At The Guardian, Danuta Kean laments the rise of political satire books composed of empty pages, after Donald Trump recommended one in a tweet. “The only laughter I hear around blank books is that of the publishers, as they pocket the profits from books as subtle and revealing as a blow to the head,” she writes. “Perhaps the funniest thing to emerge from all of this is that Trump has yet to recommend a book (apart from his own) with words in it.”

  • April 18, 2017

    The New York Times’s Jim Rutenberg reports on the post-fact media from Russia, which he nicknames “the land of Alternative Truth Yet to Come.” After Trump launched an airstrike against Syria in response to Bashar al-Assad’s use of chemical weapons, some right-wing media figures in the US suggested that Assad’s attack was a “false flag” operation, instigated by rebel groups to trick the Trump administration into attacking the Syrian government. In Russia, Rutenberg writes, that conspiracy theory “was the dominant theme throughout the overwhelmingly state-controlled mainstream media.”

    At BuzzFeed, Nitasha Tiku looks at Mark Zuckerberg’s years-long campaign to make himself more likeable. After rebranding his minimalist outfit choices and working to become more personable in interviews, the Facebook founder and CEO now plans to travel to every US state this year, accompanied by a communications professional and Barack Obama’s former photographer. Some onlookers seem perplexed by Zuckerberg’s evolution. “I don’t understand why he sounds like a senator in his fourth term,” said former Obama speechwriter Jon Lovett. But Tiku writes that his new persona makes more sense “if you think of him as the head of a 14-year-old nation-state called Facebook.” “The listening tour and manifesto are an opportunity for Zuckerberg to strengthen his relationship with his 1.8 billion constituents,” she explains.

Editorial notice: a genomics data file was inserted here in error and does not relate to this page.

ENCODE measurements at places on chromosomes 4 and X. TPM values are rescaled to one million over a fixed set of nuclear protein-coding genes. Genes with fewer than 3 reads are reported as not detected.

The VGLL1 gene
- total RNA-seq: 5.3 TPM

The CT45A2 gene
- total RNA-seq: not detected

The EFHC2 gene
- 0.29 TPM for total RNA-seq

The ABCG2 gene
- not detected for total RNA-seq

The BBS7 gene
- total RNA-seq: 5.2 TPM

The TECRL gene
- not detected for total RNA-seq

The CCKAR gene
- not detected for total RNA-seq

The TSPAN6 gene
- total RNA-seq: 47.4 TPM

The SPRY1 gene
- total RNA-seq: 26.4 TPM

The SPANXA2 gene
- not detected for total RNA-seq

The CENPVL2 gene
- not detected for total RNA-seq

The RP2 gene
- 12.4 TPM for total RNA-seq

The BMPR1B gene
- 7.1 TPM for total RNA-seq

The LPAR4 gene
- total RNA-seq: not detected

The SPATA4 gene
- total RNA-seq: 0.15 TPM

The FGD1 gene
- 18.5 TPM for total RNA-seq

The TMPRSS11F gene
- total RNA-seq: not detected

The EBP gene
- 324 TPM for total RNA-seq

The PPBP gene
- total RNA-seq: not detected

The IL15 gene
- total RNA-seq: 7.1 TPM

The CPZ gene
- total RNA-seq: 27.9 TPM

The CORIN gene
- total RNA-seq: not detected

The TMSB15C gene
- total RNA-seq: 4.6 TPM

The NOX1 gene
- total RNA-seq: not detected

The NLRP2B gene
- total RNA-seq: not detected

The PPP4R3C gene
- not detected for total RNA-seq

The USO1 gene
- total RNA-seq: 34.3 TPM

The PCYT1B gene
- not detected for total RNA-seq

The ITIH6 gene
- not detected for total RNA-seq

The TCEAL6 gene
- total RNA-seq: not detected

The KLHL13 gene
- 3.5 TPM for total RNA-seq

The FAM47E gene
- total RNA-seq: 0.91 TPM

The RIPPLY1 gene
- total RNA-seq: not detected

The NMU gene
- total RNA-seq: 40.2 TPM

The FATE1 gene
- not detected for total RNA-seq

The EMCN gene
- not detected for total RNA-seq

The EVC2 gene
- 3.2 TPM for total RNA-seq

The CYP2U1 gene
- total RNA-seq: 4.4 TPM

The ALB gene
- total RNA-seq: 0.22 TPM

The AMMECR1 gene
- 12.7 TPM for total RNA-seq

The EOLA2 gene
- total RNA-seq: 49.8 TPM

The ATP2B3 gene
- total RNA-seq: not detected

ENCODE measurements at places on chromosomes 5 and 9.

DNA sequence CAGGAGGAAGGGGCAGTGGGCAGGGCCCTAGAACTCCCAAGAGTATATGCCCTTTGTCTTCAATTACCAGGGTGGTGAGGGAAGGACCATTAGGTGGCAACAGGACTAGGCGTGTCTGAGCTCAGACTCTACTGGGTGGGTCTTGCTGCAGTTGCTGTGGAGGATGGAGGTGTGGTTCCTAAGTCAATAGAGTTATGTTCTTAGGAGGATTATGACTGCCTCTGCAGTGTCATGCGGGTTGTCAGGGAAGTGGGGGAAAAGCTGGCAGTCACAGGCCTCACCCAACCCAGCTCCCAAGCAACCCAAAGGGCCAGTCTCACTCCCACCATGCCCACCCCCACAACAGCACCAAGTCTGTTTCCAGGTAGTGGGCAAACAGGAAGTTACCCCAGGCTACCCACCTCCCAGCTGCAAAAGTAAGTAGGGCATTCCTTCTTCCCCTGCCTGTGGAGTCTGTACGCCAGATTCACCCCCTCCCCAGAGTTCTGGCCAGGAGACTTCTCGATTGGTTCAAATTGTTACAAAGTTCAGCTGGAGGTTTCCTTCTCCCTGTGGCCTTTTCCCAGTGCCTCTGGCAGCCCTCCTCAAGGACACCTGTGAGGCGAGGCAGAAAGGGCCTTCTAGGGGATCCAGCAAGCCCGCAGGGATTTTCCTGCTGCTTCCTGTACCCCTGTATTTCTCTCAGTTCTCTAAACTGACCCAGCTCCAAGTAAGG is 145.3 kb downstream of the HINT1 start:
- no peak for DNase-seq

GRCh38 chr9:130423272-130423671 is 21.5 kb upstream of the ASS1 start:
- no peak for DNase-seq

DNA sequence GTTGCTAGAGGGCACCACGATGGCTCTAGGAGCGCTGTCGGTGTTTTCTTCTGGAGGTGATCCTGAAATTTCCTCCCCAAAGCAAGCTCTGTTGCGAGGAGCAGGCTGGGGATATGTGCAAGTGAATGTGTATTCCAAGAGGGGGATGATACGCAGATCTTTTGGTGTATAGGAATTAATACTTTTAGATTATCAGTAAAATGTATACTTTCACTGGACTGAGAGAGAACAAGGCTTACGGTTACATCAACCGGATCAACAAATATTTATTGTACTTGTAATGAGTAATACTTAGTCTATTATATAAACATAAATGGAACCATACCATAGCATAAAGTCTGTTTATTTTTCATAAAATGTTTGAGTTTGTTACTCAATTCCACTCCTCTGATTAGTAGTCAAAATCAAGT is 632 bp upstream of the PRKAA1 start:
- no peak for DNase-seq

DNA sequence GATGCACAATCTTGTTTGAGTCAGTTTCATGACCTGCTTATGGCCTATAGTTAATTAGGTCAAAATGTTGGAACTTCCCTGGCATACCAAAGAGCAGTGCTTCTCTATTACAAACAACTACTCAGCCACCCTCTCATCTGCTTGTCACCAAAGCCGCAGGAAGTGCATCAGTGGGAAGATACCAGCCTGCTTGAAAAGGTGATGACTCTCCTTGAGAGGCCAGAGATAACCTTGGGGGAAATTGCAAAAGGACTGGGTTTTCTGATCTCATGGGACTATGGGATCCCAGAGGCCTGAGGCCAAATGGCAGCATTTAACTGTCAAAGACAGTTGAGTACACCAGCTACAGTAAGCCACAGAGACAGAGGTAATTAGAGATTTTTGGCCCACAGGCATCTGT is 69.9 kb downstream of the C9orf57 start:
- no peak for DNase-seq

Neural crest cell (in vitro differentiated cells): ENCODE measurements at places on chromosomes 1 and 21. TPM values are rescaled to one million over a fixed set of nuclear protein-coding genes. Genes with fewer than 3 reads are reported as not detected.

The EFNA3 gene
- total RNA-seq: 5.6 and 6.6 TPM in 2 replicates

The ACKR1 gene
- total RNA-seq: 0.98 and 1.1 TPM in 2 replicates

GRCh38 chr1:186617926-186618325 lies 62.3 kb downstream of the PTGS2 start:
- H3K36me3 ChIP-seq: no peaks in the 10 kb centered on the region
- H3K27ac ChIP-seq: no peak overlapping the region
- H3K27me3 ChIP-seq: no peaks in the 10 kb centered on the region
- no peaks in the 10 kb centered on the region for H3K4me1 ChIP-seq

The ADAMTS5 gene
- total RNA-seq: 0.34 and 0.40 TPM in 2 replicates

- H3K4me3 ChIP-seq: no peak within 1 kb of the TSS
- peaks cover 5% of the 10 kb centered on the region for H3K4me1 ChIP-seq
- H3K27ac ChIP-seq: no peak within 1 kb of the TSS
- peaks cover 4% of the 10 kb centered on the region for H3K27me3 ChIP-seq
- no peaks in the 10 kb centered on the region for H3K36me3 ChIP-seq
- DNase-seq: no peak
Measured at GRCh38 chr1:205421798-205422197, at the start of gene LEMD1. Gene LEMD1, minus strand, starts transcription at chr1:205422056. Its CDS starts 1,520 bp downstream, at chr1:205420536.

Lindy West

    Lindy West tells the Huffington Post that her book Shrill, published last May, would probably have been “less idealistic” had she written it during the Trump administration. “I feel like I’ve been writing about men being horrible and Republicans being oppressive nightmare people for my whole career,” she said. “And every day under the Trump administration I understand it afresh. Like, oh, I didn’t realize it could actually be this bad.”

    Matteo Pericoli reimagines Elena Ferrante’s My Brilliant Friend as a piece of architecture. His design incorporates two buildings that push and pull against each other. “It is evident that if one of the two elements were to be missing, the other would have no reason to exist,” he writes. “Without Lila there would be no Elena, and vice versa.”

    Tonight, Albertine bookstore hosts the Albertine Prize Book Battle, in which three members of the New York literary community defend one of three finalists for the prize. Kaiama L. Glover advocates for Ananda Devi’s Eve Out of Her Ruins, Sam Sacks argues for Maylis de Kerangal’s The Heart, and Tom Roberge defends Antoine Volodine’s Bardo or Not Bardo.

  • April 17, 2017

    Joseph O’Neill

    The novelist Joseph O’Neill (Netherland) has helped set up a school for Syrian refugees, and he’s asking for help to keep it running.

    A number of authors including Colm Toibin and George Szirtes have signed an open letter decrying a new Hungarian law that could lead to the closing of Central European University, which was founded by the philanthropist George Soros. The letter argues that the act is an attempt by Hungarian prime Minister Victor Orbán “to close out democratic institutions in the country, including press, media and NGOs.” They added: “If [closure] should happen it would be a serious blot on the EU’s conscience to have permitted this act of the Orbán government to pass without response.”